Help! Shearing time has come around again.
But I'm not talking sheep. I am talking about grass – and dandelions, docks, willow herb, and all those other ferocious, burgeoning weeds that presumably have given spring its name. A few weeks of global warming here in Glasgow, Scotland, followed by a good drench – a global wetting, one might say – and all these previously dormant growing things behave suddenly as if they are on springs. They spring up and having sprung, they continue relentlessly springing with endless abandon.
So I am going to have to dig out my hand shears. I am going to have to dust them down, oil them, and deliver them to The Saw Centre for the good services of their expert shear sharpener.
My shears come back from this annual honing rejuvenated and crisply ready for action. By the end of last season, they were starting to bend the grass rather than slice cleanly through it, sometimes requiring several attempts at each scissoring.
Two or three years ago, I bought a new pair of shears. I was beginning to feel sorry for the wooden-handled pair I had been using since 1970. The handles were loosening and revolving around their steel cores. I glued them, but they weren't convinced. Perhaps, I thought, this favorite tool was due for a gentle retirement at last.
And yet ... the new shears, even though they are top of the line, simply lack the sturdy character and effectiveness of the old ones.
They may have poly-something-or-other handles, and they may be lighter, but there is something spare and thin about them that doesn't quite mean business. The steel of the blades looks suspiciously like tin. Costs were cut in their manufacture, I suspect.
You might ask why I don't use a mower like other gardeners. I have my reasons. One is that I have planted in our grassy areas bulbs and flowering plants – narcissus, fritillaries, snowdrops, aconites, scillas, and starry blue anemones.
Shaving them to the ground is one sure way of discouraging them from returning.
Even more vulnerable are the primroses, violets, and cowslips. With shears, I can be more careful than I can with mechanical tools. I also prefer to think of our "lawn" as a rough meadow rather than a smooth billiard table.
But I am beginning to suspect that my less obvious reason for using them is simply that I like shears.
Indeed, I like hand tools. For one thing, they are more directly connected with my fingers and wrist. For another, they make very little noise.
For yet another, there seems to be something of the sheep about me. I like the slow munching process of working away at the green sward, of smoothing it intimately rather than flattening it mechanically into a monotonous uniformity.
Hand tools extend manual dexterity. They also exercise you. Why would a gardener go to a gym? His work keeps him svelte (well, fairly svelte) without that being its sole point. There's another reward at the end of it – thriving plants.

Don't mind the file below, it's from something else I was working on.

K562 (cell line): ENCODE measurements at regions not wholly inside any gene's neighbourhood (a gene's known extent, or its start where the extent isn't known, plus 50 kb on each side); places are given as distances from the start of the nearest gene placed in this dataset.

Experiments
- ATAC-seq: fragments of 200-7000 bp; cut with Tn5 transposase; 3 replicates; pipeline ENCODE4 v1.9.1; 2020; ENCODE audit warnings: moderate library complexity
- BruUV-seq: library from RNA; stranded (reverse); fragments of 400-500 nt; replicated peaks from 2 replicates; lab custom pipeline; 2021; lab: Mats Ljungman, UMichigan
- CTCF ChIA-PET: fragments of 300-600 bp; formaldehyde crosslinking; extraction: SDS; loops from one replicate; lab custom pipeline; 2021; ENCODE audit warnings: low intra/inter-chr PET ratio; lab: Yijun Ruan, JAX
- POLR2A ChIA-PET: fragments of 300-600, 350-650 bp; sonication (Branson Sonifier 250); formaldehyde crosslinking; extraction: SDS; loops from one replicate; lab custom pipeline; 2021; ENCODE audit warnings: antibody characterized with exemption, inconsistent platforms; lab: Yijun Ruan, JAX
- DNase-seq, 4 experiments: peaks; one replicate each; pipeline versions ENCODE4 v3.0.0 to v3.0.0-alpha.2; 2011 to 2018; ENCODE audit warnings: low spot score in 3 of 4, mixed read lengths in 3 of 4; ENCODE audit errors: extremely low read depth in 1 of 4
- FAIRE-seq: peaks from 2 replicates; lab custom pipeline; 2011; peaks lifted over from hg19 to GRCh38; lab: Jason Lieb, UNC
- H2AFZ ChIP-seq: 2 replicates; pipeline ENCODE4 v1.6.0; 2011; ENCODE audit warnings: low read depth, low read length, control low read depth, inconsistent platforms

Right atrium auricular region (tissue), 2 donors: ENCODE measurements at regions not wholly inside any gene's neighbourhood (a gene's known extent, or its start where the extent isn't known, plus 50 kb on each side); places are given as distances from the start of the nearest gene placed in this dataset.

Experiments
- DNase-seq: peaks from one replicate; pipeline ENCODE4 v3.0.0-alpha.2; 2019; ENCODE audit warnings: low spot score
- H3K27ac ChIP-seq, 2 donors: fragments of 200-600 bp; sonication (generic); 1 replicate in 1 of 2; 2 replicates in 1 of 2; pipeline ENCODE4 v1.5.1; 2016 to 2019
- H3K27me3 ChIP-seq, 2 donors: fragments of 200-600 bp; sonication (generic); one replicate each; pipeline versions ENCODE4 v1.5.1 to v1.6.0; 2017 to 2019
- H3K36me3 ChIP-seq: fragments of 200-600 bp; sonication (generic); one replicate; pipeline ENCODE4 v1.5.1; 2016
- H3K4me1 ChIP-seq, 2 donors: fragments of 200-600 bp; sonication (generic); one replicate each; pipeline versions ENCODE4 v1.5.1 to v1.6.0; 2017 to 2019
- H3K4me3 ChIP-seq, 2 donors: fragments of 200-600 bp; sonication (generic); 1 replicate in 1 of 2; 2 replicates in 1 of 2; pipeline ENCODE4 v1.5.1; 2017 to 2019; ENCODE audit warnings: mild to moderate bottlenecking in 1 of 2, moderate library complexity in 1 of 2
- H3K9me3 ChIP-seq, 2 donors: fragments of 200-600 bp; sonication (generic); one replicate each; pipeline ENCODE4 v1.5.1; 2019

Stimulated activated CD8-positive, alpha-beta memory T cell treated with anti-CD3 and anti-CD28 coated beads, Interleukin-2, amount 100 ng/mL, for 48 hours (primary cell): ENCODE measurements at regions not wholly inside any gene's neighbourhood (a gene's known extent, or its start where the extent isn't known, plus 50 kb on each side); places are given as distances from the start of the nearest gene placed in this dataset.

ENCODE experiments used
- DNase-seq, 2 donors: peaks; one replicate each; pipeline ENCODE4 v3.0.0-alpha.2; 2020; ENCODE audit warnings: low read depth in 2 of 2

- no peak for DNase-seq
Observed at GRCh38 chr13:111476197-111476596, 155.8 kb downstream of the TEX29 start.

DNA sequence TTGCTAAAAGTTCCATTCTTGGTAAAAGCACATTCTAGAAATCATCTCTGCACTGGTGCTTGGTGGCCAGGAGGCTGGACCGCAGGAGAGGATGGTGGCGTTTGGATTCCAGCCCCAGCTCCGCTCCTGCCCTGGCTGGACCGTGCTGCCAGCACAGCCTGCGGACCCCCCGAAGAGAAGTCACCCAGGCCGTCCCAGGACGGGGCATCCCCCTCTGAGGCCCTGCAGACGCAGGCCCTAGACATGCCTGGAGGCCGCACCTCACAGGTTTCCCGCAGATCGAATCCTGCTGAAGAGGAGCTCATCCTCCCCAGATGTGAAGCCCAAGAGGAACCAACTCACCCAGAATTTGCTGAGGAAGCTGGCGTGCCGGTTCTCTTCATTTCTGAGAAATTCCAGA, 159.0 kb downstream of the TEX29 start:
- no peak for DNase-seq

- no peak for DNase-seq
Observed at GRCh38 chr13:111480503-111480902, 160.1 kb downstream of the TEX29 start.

As a gardener I stare agape at the enormous and weird instruments of self-torture for which gym enthusiasts pay good money to subject themselves to – yet with never a potato, bean, or penstemon to show for their pains.
I will begrudgingly admit to the inventiveness of these pacing, pulling, pushing, lifting instruments – but give me a spade, fork, or hoe any day. Or an Italian grubber, such as arrived weightily one morning, a chunk of cast iron painted black and wrapped in corrugated cardboard.
It is somewhere between a mattock, an adze, and a hoe. It was a surprise gift from a friend who has pulled up roots and moved to Italy, and she said in her note that it made her think of drawings of peasants working the soil on medieval calendars. Me, too. She obviously considers me that kind of gardener.
The problem was that (because of the difficulty of shipping) this promising tool lacked a wooden handle to be hammered through its hole.
Eventually I took it along to the place where I get wood and cement. The man shook his head doubtfully, but then he remembered that he had a broken broom handle that I would be welcome to if it was any good.
It was "any good," and with a degree of spoke-shaving and a greater degree of mallet-walloping, this handle was driven home and wedged in place.
I tried my grubber out the other day in my allotment garden plot. I found that it is particularly effective as a soil churner and weed dislodger – a kind of hand-held plow. It is going to be very useful.
On my way out of the gate heading for home, a fellow plotter saw my new tool.
"I watch history programs on TV," he said. "They showed a tool just like that the other day in an episode about the ancient Greeks."
I surreptitiously hid my shears behind my back – in case he thought that they, too, harked back to the Hellenistic or other archaic period.
One doesn't want to be thought a complete oddball.